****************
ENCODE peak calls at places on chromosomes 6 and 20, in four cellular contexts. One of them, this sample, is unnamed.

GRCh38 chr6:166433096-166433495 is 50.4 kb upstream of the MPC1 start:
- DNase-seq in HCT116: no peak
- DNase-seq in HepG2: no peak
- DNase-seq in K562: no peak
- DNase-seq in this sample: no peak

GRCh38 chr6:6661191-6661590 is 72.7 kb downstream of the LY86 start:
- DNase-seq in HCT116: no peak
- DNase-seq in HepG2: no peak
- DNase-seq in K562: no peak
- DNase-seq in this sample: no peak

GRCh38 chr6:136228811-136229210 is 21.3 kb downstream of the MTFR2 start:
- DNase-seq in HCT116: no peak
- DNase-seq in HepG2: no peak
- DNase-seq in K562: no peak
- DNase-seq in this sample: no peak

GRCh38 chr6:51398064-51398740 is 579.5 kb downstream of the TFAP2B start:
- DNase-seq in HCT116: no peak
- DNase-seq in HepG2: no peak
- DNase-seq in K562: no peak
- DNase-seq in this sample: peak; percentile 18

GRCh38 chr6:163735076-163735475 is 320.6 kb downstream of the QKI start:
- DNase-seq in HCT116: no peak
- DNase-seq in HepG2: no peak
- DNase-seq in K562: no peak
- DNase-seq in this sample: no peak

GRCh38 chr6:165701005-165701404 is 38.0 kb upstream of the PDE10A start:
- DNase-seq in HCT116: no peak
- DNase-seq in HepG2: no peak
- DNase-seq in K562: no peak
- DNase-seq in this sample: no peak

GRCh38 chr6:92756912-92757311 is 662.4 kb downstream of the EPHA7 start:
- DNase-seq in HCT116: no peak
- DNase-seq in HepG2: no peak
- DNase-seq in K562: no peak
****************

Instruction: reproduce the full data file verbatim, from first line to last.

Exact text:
ENCODE peak calls at places on chromosomes 6 and 20, in four cellular contexts. One of them, this sample, is unnamed.

GRCh38 chr6:166433096-166433495 is 50.4 kb upstream of the MPC1 start:
- DNase-seq in HCT116: no peak
- DNase-seq in HepG2: no peak
- DNase-seq in K562: no peak
- DNase-seq in this sample: no peak

GRCh38 chr6:6661191-6661590 is 72.7 kb downstream of the LY86 start:
- DNase-seq in HCT116: no peak
- DNase-seq in HepG2: no peak
- DNase-seq in K562: no peak
- DNase-seq in this sample: no peak

GRCh38 chr6:136228811-136229210 is 21.3 kb downstream of the MTFR2 start:
- DNase-seq in HCT116: no peak
- DNase-seq in HepG2: no peak
- DNase-seq in K562: no peak
- DNase-seq in this sample: no peak

GRCh38 chr6:51398064-51398740 is 579.5 kb downstream of the TFAP2B start:
- DNase-seq in HCT116: no peak
- DNase-seq in HepG2: no peak
- DNase-seq in K562: no peak
- DNase-seq in this sample: peak; percentile 18

GRCh38 chr6:163735076-163735475 is 320.6 kb downstream of the QKI start:
- DNase-seq in HCT116: no peak
- DNase-seq in HepG2: no peak
- DNase-seq in K562: no peak
- DNase-seq in this sample: no peak

GRCh38 chr6:165701005-165701404 is 38.0 kb upstream of the PDE10A start:
- DNase-seq in HCT116: no peak
- DNase-seq in HepG2: no peak
- DNase-seq in K562: no peak
- DNase-seq in this sample: no peak

GRCh38 chr6:92756912-92757311 is 662.4 kb downstream of the EPHA7 start:
- DNase-seq in HCT116: no peak
- DNase-seq in HepG2: no peak
- DNase-seq in K562: no peak